We released our second quarter 2018 financial results and posted the press release on our website, cypressenergy.com, yesterday. In the press release, you will find an important disclaimer regarding forward-looking statements. This disclaimer is an essential component of our remarks, and it is important that you review it. Also included in the press release are various non-GAAP measures that we have reconciled to financial measures under generally accepted accounting principles. Those reconciliations appear toward the end of the press release.

With that, I will turn the call over to Pete.

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Peter C. Boylan, Cypress Energy Partners, L.P. - Chairman, CEO & President of Cypress Energy Partners GP LLC [3]

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Thank you, Richard. Good morning. Thank you for joining us today and for your interest in our company. First of all, I would like to thank all of our dedicated employees for their hard work that, combined with the continued improvement in market conditions, led to solid Q2 results.

Commodity prices ultimately impact everyone in our industry, regardless of the type of assets you own, the services you offer or the contracts you have with your customers, and we are no exception. We continue to benefit from stronger crude oil prices that have risen approximately 40% from a year ago. The strength of our recovery can clearly be seen in our significant improvements in EBITDA and distributable cash flow compared with prior periods.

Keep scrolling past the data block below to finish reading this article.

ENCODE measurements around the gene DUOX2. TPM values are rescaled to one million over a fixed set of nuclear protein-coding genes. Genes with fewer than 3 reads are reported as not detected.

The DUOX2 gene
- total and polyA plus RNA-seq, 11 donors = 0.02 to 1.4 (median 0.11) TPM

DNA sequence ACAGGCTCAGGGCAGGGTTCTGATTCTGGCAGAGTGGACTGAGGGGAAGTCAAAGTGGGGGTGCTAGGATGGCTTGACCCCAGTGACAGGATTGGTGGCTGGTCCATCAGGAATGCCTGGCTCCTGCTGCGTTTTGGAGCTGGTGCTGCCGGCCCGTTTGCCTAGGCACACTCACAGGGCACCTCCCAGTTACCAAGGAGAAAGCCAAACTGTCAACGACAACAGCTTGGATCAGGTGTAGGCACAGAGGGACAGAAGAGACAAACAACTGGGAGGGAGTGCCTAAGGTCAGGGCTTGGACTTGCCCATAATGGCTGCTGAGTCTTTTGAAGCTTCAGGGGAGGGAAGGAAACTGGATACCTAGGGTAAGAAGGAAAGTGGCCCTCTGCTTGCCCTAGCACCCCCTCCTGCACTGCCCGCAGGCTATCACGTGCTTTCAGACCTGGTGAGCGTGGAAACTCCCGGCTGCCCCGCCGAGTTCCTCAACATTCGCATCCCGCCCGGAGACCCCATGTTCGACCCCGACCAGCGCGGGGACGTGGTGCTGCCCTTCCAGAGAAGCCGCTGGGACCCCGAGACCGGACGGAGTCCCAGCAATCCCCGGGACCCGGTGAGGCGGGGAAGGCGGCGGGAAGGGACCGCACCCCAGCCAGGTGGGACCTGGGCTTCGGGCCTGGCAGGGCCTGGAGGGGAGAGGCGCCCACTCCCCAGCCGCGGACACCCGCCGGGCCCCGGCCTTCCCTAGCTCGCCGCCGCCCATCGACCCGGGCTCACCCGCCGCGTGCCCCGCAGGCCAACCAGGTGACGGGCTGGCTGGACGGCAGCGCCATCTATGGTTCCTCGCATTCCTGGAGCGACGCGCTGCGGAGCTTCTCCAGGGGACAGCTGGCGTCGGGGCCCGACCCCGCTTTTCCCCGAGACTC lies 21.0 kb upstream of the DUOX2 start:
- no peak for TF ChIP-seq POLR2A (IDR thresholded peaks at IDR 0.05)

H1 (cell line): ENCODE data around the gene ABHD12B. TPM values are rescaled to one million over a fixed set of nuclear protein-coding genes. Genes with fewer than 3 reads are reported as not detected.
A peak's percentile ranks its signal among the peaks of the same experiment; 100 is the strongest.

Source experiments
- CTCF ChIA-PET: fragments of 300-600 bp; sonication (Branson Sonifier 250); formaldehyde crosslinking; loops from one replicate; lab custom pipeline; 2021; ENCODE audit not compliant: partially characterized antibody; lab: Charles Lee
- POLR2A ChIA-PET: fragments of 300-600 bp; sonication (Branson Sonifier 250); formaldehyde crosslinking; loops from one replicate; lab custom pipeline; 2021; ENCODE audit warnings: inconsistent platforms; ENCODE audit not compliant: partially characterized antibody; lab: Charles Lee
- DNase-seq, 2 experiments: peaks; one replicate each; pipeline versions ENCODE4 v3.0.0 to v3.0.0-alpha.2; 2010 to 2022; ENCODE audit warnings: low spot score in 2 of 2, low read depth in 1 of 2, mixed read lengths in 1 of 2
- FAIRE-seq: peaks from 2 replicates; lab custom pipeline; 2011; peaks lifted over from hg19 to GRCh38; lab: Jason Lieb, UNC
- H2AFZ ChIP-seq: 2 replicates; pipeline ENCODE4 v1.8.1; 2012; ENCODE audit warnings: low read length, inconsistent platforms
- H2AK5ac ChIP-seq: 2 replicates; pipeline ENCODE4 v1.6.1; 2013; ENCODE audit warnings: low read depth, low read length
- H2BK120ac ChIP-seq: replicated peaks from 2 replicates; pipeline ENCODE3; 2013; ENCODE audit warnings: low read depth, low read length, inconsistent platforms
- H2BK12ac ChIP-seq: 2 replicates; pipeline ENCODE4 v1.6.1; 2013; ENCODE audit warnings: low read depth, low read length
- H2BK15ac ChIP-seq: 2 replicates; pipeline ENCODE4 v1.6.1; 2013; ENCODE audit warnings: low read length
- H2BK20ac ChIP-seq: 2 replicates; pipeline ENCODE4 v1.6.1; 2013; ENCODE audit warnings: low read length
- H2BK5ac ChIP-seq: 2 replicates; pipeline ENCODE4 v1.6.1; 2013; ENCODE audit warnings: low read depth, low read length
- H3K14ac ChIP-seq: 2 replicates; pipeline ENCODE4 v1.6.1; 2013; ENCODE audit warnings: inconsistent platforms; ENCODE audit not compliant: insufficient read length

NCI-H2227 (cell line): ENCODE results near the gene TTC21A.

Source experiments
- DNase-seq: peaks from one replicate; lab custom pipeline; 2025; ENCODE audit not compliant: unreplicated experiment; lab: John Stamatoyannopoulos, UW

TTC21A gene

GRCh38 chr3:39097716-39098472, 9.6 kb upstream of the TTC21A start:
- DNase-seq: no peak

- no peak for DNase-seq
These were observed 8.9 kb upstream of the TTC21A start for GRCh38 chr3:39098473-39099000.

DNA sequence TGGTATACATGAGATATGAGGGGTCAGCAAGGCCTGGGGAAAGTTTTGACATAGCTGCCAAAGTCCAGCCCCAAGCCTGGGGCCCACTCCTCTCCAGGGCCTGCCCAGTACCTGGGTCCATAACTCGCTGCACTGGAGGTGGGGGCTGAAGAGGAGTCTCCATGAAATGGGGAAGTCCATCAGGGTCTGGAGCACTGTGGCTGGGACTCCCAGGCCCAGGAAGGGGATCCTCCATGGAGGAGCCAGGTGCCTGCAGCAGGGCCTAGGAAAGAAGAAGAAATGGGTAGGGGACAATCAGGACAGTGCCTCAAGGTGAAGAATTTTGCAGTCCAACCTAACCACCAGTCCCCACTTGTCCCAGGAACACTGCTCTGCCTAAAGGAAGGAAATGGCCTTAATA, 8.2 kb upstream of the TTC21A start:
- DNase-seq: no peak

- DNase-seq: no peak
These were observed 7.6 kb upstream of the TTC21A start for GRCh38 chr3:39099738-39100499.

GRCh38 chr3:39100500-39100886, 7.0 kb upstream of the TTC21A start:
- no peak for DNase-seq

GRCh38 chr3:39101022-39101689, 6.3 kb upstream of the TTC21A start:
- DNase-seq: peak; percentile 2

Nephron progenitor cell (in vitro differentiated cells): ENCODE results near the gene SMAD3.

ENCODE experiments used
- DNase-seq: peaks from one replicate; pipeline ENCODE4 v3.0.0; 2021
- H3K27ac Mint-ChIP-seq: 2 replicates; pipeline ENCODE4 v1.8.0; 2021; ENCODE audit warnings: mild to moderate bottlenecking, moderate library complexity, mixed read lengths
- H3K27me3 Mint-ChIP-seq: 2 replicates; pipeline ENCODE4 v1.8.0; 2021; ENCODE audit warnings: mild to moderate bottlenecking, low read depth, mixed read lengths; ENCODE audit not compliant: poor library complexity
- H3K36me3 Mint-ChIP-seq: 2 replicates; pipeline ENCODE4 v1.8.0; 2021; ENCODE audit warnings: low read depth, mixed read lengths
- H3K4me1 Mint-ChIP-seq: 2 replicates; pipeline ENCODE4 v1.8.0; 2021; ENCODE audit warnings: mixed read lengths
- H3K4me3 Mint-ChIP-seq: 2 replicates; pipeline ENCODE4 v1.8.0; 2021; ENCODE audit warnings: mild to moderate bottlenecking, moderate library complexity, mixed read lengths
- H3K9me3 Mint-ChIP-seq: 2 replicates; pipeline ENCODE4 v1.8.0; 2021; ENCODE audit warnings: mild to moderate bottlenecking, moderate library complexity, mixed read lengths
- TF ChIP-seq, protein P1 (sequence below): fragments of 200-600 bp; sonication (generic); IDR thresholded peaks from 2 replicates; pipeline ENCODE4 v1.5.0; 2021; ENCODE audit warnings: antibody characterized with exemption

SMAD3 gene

Our Pipeline Inspection business, TIR, Tulsa Inspection Resources, achieved an important milestone in June, celebrating its 15th anniversary. TIR is a remarkable success story that has been profitable every year of its history, has proven its resiliency during the financial crisis and the recent energy downturn, and has posted an impressive history of growing its business organically.

We've been quite active this quarter deleveraging the partnership with the refinancing of our credit facility, issuing preferred equity, selling our other Permian Basin saltwater disposal facility and reconstructing another saltwater disposal facility in North Dakota. I would like to highlight each of these transactions and how they have or are expected to impact our business.

During the second quarter, we refinanced our credit facility and have significantly reduced our debt from $136.9 million at the end of last year to $76.1 million at June 30, a decrease of 44%. By reducing our debt, we will enjoy much lower interest expense. In addition, we now have a much stronger balance sheet, with a net leverage ratio of approximately 3.09 trailing 12-month EBITDA.